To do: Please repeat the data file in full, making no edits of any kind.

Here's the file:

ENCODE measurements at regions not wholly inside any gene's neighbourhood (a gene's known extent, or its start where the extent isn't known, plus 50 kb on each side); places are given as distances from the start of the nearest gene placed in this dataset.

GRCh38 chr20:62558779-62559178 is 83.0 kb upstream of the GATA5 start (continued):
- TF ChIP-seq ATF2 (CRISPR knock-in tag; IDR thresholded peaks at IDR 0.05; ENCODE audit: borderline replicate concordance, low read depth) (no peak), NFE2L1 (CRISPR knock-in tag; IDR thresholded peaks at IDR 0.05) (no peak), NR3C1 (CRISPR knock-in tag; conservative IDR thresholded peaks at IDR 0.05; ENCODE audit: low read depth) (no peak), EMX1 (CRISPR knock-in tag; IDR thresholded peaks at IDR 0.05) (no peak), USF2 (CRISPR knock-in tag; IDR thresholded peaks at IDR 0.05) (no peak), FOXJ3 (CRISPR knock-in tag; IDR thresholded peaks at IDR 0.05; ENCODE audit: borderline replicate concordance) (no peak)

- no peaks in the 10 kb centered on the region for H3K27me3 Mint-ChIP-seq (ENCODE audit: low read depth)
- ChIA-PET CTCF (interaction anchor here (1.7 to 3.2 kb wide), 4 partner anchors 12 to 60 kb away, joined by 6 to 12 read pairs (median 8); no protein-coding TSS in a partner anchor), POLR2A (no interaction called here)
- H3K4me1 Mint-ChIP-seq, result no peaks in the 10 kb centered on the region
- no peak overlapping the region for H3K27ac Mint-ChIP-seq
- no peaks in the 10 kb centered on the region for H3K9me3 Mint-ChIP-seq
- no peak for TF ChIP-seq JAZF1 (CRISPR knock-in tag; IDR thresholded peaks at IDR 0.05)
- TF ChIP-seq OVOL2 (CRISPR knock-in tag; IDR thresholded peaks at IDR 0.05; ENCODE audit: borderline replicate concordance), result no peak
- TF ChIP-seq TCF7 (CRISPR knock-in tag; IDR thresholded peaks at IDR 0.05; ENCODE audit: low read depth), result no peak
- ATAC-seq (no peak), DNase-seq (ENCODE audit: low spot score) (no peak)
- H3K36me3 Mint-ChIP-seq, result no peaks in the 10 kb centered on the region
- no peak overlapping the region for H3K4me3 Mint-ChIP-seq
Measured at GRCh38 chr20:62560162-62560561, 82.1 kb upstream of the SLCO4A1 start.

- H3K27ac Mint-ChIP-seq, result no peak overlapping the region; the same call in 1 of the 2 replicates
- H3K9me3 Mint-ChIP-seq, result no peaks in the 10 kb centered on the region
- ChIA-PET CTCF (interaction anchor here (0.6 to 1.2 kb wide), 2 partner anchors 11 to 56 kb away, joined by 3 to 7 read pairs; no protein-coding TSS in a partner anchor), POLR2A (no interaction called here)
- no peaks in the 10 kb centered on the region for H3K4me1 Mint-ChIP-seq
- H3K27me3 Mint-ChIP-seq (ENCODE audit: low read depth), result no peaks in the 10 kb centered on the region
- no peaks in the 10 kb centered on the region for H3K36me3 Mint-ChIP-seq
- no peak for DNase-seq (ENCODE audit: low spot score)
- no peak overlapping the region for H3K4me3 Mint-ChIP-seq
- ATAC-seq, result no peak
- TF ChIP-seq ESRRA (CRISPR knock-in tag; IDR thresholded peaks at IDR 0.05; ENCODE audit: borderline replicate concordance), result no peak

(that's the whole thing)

ENCODE measurements at regions not wholly inside any gene's neighbourhood (a gene's known extent, or its start where the extent isn't known, plus 50 kb on each side); places are given as distances from the start of the nearest gene placed in this dataset.

GRCh38 chr20:62558779-62559178 is 83.0 kb upstream of the GATA5 start (continued):
- TF ChIP-seq ATF2 (CRISPR knock-in tag; IDR thresholded peaks at IDR 0.05; ENCODE audit: borderline replicate concordance, low read depth) (no peak), NFE2L1 (CRISPR knock-in tag; IDR thresholded peaks at IDR 0.05) (no peak), NR3C1 (CRISPR knock-in tag; conservative IDR thresholded peaks at IDR 0.05; ENCODE audit: low read depth) (no peak), EMX1 (CRISPR knock-in tag; IDR thresholded peaks at IDR 0.05) (no peak), USF2 (CRISPR knock-in tag; IDR thresholded peaks at IDR 0.05) (no peak), FOXJ3 (CRISPR knock-in tag; IDR thresholded peaks at IDR 0.05; ENCODE audit: borderline replicate concordance) (no peak)

- no peaks in the 10 kb centered on the region for H3K27me3 Mint-ChIP-seq (ENCODE audit: low read depth)
- ChIA-PET CTCF (interaction anchor here (1.7 to 3.2 kb wide), 4 partner anchors 12 to 60 kb away, joined by 6 to 12 read pairs (median 8); no protein-coding TSS in a partner anchor), POLR2A (no interaction called here)
- H3K4me1 Mint-ChIP-seq, result no peaks in the 10 kb centered on the region
- no peak overlapping the region for H3K27ac Mint-ChIP-seq
- no peaks in the 10 kb centered on the region for H3K9me3 Mint-ChIP-seq
- no peak for TF ChIP-seq JAZF1 (CRISPR knock-in tag; IDR thresholded peaks at IDR 0.05)
- TF ChIP-seq OVOL2 (CRISPR knock-in tag; IDR thresholded peaks at IDR 0.05; ENCODE audit: borderline replicate concordance), result no peak
- TF ChIP-seq TCF7 (CRISPR knock-in tag; IDR thresholded peaks at IDR 0.05; ENCODE audit: low read depth), result no peak
- ATAC-seq (no peak), DNase-seq (ENCODE audit: low spot score) (no peak)
- H3K36me3 Mint-ChIP-seq, result no peaks in the 10 kb centered on the region
- no peak overlapping the region for H3K4me3 Mint-ChIP-seq
Measured at GRCh38 chr20:62560162-62560561, 82.1 kb upstream of the SLCO4A1 start.

- H3K27ac Mint-ChIP-seq, result no peak overlapping the region; the same call in 1 of the 2 replicates
- H3K9me3 Mint-ChIP-seq, result no peaks in the 10 kb centered on the region
- ChIA-PET CTCF (interaction anchor here (0.6 to 1.2 kb wide), 2 partner anchors 11 to 56 kb away, joined by 3 to 7 read pairs; no protein-coding TSS in a partner anchor), POLR2A (no interaction called here)
- no peaks in the 10 kb centered on the region for H3K4me1 Mint-ChIP-seq
- H3K27me3 Mint-ChIP-seq (ENCODE audit: low read depth), result no peaks in the 10 kb centered on the region
- no peaks in the 10 kb centered on the region for H3K36me3 Mint-ChIP-seq
- no peak for DNase-seq (ENCODE audit: low spot score)
- no peak overlapping the region for H3K4me3 Mint-ChIP-seq
- ATAC-seq, result no peak
- TF ChIP-seq ESRRA (CRISPR knock-in tag; IDR thresholded peaks at IDR 0.05; ENCODE audit: borderline replicate concordance), result no peak